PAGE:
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House approves bill allowing guns in church

By John Spina

Jackson Hole News&Guide

Via Wyoming News Exchange

This particular model of handgun is popular among the concealed carry crowd because of it’s small size and reliability.

As the nation considers its gun policies the Wyoming Legislature has taken a stance.

Having heard the debates around the country, a bill to allow concealed firearms in places of worship might be considered controversial. Not in Wyoming.

On Tuesday night the Wyoming House of Representatives approved the Concealed Weapons in Places of Worship Bill on third reading by an overwhelming 56-2 vote with two abstentions.

The only two nay votes came from Rep. Mike Gierau and Rep. Andy Schwartz, both Democrats from Jackson.

“I voted against it,” Gierau said, “because this has to stop.”

Rep. Bunky Loucks, R-Natrona, one of the bill’s key sponsors, said he thought one of the reasons the bill was so widely supported was because it was essentially a matter of property rights.

“There’s a section of the statute that covers 11 places where law-abiding people are not allowed to carry a firearm into, and all of those are public facilities or government buildings,” Loucks said. “Then you’ve got churches thrown in there, but they’re private property and really don’t belong in there. The bottom line is that they need to be able to set their own policy just like any other private business.”

Similar to the school safety and security bill that passed during last year’s general session, the Concealed Weapons in Places of Worship Bill would allow the leaders of a religious institution to determine who is allowed to carry a firearm on their property and what training or certificates are required.

Though it was introduced before the Parkland, Florida, school shootings, Loucks said that massacre served as a stark reminder for many that today no place seems safe from a rogue shooter.

“You can either say it’s bad timing or good timing, but people are concerned about these things,” Loucks said. “From 2006 to 2016 there have been 147 church shootings. That’s more than the 20 years preceding it. As we secure our schools then what’s the next most popular soft target for the sicko that’s going to kill people he doesn’t even know? Let places of worship send the message that we’re going to take care of this with our own policy and we’re not a soft target.”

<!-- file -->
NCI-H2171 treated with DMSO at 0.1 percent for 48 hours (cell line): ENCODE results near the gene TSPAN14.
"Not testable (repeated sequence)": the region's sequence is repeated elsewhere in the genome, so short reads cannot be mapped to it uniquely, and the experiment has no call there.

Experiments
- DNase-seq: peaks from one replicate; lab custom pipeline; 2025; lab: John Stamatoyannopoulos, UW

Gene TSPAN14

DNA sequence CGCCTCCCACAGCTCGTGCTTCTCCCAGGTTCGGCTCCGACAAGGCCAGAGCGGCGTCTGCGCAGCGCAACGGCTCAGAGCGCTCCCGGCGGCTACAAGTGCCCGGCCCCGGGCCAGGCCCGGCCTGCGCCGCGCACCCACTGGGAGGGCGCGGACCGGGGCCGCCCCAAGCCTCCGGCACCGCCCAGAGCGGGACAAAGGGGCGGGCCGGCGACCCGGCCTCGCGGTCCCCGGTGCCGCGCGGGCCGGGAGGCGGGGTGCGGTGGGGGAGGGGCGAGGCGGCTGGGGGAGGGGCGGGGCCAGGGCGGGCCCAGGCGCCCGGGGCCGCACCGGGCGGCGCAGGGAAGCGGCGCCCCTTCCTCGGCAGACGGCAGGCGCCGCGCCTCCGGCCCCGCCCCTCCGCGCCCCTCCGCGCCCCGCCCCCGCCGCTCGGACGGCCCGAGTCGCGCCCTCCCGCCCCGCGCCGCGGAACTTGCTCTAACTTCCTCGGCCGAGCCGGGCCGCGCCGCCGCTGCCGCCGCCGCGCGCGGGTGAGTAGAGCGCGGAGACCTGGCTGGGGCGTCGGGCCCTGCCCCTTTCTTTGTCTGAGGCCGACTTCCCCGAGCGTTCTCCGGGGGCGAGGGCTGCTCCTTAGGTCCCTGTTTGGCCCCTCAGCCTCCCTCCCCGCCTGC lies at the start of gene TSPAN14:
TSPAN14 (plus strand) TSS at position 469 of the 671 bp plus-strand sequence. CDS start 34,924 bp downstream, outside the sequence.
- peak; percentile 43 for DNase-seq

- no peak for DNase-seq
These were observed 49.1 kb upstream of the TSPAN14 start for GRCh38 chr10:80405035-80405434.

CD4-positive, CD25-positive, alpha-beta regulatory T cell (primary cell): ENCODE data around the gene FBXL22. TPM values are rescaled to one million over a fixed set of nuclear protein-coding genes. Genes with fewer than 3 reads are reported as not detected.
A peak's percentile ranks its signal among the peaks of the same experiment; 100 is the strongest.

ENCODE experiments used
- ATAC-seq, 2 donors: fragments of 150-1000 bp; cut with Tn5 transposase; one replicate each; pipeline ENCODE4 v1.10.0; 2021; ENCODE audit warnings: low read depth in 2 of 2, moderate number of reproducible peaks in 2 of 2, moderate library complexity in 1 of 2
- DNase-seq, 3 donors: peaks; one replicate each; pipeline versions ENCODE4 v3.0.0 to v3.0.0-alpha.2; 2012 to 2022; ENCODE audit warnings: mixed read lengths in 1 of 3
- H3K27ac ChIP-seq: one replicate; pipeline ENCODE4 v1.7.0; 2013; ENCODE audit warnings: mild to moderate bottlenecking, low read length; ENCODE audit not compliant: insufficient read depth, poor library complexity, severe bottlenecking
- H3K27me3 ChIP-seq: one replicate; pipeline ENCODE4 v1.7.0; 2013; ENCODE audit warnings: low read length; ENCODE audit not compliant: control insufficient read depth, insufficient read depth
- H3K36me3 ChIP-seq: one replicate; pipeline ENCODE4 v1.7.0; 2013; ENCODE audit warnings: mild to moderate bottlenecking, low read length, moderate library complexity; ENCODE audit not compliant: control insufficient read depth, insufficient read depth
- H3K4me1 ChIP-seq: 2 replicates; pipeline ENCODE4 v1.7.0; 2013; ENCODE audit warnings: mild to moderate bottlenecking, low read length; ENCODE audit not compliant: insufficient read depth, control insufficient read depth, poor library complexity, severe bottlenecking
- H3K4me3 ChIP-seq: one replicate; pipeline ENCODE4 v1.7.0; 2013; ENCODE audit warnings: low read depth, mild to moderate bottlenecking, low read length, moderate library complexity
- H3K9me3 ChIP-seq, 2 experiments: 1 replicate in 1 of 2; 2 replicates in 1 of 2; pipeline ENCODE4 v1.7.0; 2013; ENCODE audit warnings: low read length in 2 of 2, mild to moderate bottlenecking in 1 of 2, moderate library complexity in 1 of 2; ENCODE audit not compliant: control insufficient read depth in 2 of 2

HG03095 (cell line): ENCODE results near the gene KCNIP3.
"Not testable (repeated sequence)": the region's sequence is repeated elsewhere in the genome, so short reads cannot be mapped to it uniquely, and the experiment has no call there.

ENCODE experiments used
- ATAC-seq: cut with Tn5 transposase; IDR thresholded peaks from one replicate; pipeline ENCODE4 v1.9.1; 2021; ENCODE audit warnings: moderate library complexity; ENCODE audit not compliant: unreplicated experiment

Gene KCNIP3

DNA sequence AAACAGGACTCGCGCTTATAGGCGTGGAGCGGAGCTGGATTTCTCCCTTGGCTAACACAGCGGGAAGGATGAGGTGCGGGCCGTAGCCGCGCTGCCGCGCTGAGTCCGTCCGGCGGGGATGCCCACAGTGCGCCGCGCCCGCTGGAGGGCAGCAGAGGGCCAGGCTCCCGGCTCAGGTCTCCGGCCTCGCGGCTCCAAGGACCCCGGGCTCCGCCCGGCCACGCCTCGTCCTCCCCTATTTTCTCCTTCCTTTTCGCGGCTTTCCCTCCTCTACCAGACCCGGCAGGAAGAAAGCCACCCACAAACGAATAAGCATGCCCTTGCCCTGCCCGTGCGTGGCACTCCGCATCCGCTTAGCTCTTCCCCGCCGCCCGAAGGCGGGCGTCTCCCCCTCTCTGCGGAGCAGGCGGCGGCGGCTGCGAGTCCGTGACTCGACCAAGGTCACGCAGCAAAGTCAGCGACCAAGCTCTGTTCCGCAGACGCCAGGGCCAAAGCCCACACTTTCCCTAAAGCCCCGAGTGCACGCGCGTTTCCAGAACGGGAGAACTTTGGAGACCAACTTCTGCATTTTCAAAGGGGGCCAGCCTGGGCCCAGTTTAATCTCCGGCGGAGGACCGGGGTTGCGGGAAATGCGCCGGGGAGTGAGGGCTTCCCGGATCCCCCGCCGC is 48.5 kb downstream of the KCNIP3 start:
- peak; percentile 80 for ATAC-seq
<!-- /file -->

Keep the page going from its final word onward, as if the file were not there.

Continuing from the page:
It appears the concealed weapons in places of worship bill has strong legs to stand on: The House set a precedent last year with its passage of the Wyoming Repeal Gun-Free Zones bill, which allowed concealed weapons in government meetings, and the School Safety and Security Bill, which provided K-12 schools the option for each district’s board of trustees to decide whether to allow school employees to carry guns on school grounds.

However, while the Legislature is clearly open to the idea of expanding the rights of Wyomingites to carry concealed weapons, the Wyoming Repeal Gun-Free Zones Bill, which would have removed gun-free zones from state universities and community colleges, passed in the Senate by a vote of 40-19 but failed in the Senate last year by a vote of 13-17.

The key difference between the concealed weapons bills that passed and those that failed was the local option, suggesting the concealed carry in places of worship bill will ultimately pass.

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